programme to feature Welsh football's great forgotten story
match made headlines around the world and the fallout had a direct
effect on Welsh football fortunes for years to come - yet it has
now been largely forgotten by even Wales's keenest football fans.
Wales is set to prepare for its live coverage of Wales's big Euro
2004 qualifier against Serbia & Montenegro in Belgrade with
a special programme remembering one of the most controversial matches
in Welsh football history.
Wales came back from Belgrade in May 1976 trailing 0-2 to Yugoslavia
after the first leg of their European Championship quarter final,
everything was set for a fiery return at a packed Ninian Park in
Great Match (BBC 2W, 19 August, 8.30pm) shows what happened
1976, football hooliganism was at its height – Ninian Park
had become one of the first grounds in the UK to erect perimeter
fencing – and there was nothing to prevent alcohol being taken
into football grounds.
was a potentially explosive mixture and it was ignited by an East
German referee called Rudi Glockner.
Glockner had been one of the world's top referees – controlling
the 1970 World Cup Final and the UEFA Cup Final only a week before
his trip to Cardiff – but, with his brylcreemed short back
and sides and military manner, he looked out of place among the
flowing locks and drooping moustaches of 1970s football.
20 minutes he had the Welsh crowd seething as he adjudged Birmingham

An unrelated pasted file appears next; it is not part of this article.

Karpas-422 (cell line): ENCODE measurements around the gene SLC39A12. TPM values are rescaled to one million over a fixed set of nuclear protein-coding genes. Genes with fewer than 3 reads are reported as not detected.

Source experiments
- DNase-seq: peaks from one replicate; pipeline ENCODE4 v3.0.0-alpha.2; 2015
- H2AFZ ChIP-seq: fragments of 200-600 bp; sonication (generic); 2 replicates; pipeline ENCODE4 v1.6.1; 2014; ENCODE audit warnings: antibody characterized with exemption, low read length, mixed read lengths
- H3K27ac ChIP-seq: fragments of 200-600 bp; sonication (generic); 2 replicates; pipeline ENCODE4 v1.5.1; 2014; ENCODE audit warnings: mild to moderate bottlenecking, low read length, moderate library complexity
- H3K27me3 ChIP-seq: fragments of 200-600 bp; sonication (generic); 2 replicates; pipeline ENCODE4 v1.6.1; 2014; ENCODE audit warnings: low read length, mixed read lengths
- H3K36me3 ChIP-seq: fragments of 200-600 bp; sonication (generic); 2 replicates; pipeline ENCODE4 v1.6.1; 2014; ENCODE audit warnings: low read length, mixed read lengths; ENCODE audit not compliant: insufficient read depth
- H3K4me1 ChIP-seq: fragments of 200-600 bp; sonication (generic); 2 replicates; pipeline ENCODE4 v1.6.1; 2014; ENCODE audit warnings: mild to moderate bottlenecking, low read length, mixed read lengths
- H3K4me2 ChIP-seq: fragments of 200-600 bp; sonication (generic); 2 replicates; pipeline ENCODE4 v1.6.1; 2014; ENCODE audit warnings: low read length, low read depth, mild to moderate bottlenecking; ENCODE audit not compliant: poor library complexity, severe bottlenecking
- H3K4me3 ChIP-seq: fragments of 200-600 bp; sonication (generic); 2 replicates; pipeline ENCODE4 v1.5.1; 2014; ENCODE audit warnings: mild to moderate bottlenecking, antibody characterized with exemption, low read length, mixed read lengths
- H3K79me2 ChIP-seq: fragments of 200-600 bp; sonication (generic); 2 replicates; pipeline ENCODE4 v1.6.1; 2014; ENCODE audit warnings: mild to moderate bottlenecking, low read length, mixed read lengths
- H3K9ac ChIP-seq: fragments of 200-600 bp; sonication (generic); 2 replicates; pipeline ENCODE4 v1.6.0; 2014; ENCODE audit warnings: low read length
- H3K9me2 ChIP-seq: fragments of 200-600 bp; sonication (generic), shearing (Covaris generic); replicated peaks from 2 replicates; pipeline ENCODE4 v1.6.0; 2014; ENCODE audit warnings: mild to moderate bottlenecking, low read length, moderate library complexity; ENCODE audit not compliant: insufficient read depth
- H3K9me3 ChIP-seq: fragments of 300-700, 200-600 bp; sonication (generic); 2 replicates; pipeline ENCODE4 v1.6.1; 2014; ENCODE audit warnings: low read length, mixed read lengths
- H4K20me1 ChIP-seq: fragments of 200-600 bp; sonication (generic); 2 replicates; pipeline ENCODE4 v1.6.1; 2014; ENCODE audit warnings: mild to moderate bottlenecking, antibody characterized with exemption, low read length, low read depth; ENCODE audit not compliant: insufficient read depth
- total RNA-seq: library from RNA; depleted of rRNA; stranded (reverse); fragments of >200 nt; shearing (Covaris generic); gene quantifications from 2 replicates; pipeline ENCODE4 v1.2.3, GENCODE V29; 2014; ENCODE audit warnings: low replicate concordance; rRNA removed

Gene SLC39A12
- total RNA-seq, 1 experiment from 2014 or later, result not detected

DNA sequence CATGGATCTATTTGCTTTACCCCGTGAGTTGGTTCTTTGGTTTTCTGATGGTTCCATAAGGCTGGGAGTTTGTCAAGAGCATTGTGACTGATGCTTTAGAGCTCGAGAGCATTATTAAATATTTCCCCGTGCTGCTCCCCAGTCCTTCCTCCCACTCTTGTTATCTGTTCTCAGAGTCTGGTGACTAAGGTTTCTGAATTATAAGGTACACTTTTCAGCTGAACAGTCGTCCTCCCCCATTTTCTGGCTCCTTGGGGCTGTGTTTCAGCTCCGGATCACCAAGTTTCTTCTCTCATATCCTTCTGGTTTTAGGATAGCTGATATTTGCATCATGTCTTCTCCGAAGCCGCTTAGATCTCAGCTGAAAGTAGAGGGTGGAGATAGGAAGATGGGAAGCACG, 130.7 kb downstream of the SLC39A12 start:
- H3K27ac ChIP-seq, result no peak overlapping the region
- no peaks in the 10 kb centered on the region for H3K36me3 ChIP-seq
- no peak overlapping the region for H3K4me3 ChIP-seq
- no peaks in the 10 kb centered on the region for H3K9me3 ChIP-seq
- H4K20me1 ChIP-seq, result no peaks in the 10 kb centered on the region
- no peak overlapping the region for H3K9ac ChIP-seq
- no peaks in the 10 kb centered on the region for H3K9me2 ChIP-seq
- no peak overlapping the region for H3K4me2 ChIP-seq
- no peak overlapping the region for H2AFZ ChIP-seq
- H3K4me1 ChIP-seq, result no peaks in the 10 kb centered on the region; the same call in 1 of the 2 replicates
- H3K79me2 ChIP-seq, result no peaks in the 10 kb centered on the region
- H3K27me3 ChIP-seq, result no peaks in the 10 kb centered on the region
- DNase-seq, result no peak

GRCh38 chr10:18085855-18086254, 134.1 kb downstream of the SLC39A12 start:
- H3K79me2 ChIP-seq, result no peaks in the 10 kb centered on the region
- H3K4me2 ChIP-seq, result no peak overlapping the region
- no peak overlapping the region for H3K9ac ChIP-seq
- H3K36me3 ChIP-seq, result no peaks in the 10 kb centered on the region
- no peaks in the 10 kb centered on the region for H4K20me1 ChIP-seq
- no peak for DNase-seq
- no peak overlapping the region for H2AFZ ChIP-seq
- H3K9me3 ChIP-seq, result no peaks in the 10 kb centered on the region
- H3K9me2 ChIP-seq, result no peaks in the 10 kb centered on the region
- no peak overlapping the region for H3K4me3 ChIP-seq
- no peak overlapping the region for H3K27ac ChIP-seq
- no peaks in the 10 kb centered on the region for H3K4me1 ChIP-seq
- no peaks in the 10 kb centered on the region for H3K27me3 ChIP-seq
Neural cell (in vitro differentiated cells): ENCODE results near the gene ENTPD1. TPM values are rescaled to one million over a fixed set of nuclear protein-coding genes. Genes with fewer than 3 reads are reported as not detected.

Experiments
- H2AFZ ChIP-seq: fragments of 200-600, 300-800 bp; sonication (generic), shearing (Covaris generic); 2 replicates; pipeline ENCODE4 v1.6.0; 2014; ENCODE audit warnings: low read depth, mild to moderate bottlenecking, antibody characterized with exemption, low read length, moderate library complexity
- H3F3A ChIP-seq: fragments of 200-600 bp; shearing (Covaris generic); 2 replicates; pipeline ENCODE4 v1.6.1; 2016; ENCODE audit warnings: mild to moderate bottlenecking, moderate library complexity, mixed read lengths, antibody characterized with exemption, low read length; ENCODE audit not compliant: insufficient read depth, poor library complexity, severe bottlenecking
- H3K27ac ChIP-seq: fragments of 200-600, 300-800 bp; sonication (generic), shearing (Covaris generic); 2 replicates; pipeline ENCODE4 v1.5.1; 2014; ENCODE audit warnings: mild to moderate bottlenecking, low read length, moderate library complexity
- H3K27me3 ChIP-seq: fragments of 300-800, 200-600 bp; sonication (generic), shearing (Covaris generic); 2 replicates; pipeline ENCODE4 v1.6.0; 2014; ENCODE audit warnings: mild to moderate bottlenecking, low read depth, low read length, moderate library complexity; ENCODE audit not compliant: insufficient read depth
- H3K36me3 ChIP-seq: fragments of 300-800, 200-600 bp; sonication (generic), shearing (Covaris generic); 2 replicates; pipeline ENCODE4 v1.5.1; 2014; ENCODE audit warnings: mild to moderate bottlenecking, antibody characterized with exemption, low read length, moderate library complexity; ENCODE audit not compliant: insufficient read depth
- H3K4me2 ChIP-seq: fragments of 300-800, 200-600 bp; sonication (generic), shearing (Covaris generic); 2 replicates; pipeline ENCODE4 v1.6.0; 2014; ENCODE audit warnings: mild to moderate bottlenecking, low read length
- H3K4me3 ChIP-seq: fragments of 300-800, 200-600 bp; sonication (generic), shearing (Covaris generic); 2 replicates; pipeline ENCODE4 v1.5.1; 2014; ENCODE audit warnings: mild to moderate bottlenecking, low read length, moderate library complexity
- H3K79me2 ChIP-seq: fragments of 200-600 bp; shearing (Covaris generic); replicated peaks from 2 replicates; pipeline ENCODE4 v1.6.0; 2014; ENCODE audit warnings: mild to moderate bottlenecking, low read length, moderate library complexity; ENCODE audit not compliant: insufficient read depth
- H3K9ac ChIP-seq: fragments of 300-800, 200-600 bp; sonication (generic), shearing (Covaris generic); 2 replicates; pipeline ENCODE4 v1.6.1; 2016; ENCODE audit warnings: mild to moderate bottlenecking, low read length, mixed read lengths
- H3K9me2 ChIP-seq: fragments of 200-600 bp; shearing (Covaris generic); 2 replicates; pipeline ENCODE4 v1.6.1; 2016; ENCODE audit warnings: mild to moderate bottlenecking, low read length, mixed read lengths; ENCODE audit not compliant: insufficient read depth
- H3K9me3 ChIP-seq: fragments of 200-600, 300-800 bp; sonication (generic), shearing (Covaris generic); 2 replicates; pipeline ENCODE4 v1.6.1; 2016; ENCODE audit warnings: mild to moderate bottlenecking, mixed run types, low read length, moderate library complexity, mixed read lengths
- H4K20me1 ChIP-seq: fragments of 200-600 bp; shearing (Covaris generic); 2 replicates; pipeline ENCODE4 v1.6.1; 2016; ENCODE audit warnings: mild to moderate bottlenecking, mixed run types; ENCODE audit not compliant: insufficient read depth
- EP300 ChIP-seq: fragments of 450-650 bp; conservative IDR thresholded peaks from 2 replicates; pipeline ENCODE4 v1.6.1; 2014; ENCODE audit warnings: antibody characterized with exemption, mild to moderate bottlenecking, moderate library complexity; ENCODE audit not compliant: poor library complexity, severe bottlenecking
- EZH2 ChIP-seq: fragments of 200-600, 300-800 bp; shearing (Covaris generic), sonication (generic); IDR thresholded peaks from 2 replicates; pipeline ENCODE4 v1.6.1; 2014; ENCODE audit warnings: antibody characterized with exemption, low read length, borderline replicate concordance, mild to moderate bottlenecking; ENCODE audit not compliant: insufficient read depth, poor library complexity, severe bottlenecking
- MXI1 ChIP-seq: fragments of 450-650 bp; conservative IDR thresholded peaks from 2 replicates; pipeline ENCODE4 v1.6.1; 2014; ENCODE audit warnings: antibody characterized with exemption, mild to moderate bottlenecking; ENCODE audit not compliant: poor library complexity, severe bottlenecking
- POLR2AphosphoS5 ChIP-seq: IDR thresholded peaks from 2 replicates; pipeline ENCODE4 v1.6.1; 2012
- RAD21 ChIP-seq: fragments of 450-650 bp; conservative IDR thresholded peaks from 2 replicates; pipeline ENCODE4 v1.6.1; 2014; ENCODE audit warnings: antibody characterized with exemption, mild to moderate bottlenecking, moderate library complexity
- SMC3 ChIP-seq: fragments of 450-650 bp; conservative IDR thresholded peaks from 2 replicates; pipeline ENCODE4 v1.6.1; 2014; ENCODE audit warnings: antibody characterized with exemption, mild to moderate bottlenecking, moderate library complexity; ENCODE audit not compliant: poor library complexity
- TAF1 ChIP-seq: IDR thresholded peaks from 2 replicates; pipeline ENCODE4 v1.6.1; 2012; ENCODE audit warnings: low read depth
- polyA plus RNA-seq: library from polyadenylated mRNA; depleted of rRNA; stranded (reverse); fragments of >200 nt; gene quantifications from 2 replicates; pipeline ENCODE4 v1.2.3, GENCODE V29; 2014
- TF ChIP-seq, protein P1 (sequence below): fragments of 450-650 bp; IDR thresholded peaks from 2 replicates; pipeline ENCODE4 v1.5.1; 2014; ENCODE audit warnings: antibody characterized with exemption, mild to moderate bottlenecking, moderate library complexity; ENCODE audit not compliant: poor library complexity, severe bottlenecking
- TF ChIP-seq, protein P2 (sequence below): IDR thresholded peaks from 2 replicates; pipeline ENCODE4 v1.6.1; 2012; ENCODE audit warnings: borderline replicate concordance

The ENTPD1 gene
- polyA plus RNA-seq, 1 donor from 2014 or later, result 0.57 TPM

City's Malcolm Page to have brought down Popivoda in the area although
the replays show clearly that the Yugoslav had dived.
despatched the resultant penalty leaving Wales needing a miracle
to reach the semi-finals.
Evans of Crystal Palace equalised before half-time and that miracle
looked possible for one fleeting moment after the break when John
Toshack squeezed John Mahoney's knock-down into the net.
Glockner ruled Mahoney's bicycle kick – which would have been
allowed by any Football League referee – to have been dangerous
and awarded a free kick.
crowd of 30,000 exploded. Full beer cans were thrown at the referee,
a handful of spectators scaled the fences in an attempt to attack
him and the pictures show spectators aiming Nazi salutes at the
game was halted as Glockner threatened to abandon the match.
minutes he had further stoked the fires of resentment as another
Toshack effort was disallowed – this time for offside –
prompting another hail of beer cans from the Bob Bank.
Terry Yorath missed a late penalty, the Welsh crowd's misery was
complete and their anger was aimed squarely at the referee.
he blew the final whistle, a guard of 16 policemen surrounded the
official to shepherd him to safety.
the cameras zoom back, it is possible to make out a thin, white
object flying towards Glockner. It was a corner flag. A spectator
had hurled it towards the East German like a spear. It was to land
in the neck of a policeman.
photographs were flashed to newspapers around the world and Welsh
football supporters were vilified.
the next potential flashpoint game arrived (a World Cup qualifying
decider against Scotland) Wales had to play at Liverpool's Anfield
where Joe Jordan's infamous handball started a series of Welsh qualification
near misses that has continued to this day.
the rot had first set in on that hot May afternoon in Cardiff.
one of the great forgotten stories of Welsh sport," said programme
producer Peter Williams.
The Great Match, Tuesday 19 August, BBC 2W, 8.30pm
Euro 2004 Live Football – Serbia & Montenegro v Wales,
Wednesday 20 August, BBC TWO Wales/BBC 2W, 6.45pm
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